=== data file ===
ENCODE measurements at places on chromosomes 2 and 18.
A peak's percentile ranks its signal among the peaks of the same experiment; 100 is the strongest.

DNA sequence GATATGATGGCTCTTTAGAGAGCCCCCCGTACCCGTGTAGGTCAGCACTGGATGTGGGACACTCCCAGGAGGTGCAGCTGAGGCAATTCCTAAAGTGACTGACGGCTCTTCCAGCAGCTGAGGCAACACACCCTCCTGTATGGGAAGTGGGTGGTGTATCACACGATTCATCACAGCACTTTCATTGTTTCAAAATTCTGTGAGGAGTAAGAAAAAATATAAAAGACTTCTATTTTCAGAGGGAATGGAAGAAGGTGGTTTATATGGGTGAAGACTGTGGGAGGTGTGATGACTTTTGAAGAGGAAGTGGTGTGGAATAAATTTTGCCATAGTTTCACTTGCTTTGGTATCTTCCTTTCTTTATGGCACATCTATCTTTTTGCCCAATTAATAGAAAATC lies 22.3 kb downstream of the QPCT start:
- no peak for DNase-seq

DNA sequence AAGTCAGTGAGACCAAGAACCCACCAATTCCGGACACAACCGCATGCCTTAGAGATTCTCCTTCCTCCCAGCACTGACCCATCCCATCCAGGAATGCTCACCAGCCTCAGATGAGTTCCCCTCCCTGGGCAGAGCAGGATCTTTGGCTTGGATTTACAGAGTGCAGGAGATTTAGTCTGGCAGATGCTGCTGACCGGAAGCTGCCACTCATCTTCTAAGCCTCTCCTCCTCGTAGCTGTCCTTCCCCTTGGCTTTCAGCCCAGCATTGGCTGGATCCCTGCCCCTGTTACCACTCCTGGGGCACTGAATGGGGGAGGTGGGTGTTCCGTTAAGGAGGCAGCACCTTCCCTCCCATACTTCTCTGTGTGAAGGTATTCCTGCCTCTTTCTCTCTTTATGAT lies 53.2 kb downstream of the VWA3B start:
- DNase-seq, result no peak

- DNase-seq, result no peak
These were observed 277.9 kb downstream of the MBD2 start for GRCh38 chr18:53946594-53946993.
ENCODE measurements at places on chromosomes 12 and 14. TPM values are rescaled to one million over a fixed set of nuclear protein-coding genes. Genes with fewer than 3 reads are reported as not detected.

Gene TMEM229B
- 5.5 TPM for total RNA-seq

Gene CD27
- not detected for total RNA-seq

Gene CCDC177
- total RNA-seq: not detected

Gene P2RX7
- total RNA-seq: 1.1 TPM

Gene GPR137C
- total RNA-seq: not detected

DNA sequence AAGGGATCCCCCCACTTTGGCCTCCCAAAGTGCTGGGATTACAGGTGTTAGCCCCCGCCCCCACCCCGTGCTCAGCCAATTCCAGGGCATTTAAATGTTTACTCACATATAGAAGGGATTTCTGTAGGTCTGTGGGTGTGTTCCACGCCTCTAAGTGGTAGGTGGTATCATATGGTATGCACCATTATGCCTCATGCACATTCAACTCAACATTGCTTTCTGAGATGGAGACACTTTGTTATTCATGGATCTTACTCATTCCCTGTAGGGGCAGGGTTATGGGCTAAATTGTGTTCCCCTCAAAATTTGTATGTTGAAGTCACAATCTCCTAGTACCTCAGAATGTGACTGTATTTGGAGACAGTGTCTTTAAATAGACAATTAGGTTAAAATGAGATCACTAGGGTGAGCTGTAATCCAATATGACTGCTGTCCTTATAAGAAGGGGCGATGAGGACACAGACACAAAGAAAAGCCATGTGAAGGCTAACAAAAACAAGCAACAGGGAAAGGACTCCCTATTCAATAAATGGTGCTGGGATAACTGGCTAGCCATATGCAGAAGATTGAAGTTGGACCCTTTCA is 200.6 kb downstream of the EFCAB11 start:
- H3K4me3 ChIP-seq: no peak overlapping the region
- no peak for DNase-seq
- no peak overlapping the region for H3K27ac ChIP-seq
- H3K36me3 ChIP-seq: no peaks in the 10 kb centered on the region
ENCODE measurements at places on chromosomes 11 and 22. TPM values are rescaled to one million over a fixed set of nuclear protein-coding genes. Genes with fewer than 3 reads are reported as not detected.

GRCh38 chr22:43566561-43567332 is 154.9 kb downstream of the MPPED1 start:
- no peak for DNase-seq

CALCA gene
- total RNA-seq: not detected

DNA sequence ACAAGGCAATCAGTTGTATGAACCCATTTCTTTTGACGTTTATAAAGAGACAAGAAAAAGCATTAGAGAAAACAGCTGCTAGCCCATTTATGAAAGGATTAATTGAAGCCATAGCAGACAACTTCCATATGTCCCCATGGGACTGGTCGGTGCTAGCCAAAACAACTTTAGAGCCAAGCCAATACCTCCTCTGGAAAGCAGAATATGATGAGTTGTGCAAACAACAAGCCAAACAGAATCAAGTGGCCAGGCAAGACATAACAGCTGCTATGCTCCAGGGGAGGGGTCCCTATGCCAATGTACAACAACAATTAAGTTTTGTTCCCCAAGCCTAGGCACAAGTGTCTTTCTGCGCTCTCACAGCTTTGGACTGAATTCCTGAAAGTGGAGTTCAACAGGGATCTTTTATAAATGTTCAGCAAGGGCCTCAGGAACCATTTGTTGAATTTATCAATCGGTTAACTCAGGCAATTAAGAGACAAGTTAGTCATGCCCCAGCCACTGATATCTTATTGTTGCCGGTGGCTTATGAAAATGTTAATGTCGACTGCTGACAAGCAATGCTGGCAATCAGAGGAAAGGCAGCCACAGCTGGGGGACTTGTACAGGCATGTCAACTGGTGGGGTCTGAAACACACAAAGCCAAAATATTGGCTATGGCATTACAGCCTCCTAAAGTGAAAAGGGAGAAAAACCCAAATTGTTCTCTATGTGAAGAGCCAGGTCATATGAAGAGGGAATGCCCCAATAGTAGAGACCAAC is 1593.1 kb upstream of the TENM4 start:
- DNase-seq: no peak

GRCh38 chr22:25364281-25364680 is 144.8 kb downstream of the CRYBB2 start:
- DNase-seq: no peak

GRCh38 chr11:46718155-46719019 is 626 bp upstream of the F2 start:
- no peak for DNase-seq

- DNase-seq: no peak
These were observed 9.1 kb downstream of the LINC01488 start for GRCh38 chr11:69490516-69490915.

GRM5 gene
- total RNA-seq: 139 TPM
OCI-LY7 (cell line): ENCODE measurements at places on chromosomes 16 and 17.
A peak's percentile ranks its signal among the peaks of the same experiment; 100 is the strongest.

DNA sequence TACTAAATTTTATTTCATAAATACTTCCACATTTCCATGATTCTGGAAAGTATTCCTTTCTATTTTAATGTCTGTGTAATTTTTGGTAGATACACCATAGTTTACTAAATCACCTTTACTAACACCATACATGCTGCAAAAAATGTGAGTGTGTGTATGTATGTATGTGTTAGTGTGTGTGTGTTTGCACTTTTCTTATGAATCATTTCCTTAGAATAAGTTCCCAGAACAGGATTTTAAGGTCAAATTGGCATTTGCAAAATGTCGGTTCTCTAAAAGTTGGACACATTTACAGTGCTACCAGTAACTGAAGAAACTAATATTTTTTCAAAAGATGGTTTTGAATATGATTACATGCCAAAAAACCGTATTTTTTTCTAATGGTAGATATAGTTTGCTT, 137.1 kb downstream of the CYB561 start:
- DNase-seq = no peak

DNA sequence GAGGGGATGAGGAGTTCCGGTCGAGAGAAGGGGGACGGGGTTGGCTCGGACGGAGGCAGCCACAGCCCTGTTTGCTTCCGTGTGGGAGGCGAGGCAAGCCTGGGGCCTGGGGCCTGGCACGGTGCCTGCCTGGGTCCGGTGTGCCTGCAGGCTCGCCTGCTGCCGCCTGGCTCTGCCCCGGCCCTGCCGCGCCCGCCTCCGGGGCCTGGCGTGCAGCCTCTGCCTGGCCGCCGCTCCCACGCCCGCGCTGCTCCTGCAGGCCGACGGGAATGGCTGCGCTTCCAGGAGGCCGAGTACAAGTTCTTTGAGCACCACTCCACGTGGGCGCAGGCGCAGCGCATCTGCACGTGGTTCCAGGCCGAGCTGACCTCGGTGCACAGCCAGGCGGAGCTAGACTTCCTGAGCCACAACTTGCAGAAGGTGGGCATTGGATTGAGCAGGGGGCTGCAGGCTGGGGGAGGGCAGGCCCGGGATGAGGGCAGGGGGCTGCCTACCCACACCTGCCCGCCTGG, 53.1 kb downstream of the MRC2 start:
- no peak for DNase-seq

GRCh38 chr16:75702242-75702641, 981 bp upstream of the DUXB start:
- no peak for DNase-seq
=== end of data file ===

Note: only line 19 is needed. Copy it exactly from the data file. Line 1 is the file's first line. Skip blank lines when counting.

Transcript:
- total RNA-seq: not detected